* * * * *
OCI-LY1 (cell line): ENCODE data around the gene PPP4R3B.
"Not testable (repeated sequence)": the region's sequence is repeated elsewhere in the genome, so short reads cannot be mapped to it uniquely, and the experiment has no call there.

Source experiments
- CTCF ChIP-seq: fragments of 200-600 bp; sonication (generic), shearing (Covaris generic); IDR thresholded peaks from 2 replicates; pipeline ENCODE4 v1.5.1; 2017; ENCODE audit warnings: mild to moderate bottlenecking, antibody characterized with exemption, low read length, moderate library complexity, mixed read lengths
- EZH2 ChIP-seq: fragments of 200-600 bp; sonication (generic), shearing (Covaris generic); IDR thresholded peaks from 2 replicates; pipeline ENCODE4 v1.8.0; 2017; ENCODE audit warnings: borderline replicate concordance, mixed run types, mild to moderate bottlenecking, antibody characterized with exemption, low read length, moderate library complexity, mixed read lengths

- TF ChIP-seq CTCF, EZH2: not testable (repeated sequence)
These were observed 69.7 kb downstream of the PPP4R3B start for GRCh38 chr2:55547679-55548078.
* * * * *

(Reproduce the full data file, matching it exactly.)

OCI-LY1 (cell line): ENCODE data around the gene PPP4R3B.
"Not testable (repeated sequence)": the region's sequence is repeated elsewhere in the genome, so short reads cannot be mapped to it uniquely, and the experiment has no call there.

Source experiments
- CTCF ChIP-seq: fragments of 200-600 bp; sonication (generic), shearing (Covaris generic); IDR thresholded peaks from 2 replicates; pipeline ENCODE4 v1.5.1; 2017; ENCODE audit warnings: mild to moderate bottlenecking, antibody characterized with exemption, low read length, moderate library complexity, mixed read lengths
- EZH2 ChIP-seq: fragments of 200-600 bp; sonication (generic), shearing (Covaris generic); IDR thresholded peaks from 2 replicates; pipeline ENCODE4 v1.8.0; 2017; ENCODE audit warnings: borderline replicate concordance, mixed run types, mild to moderate bottlenecking, antibody characterized with exemption, low read length, moderate library complexity, mixed read lengths

- TF ChIP-seq CTCF, EZH2: not testable (repeated sequence)
These were observed 69.7 kb downstream of the PPP4R3B start for GRCh38 chr2:55547679-55548078.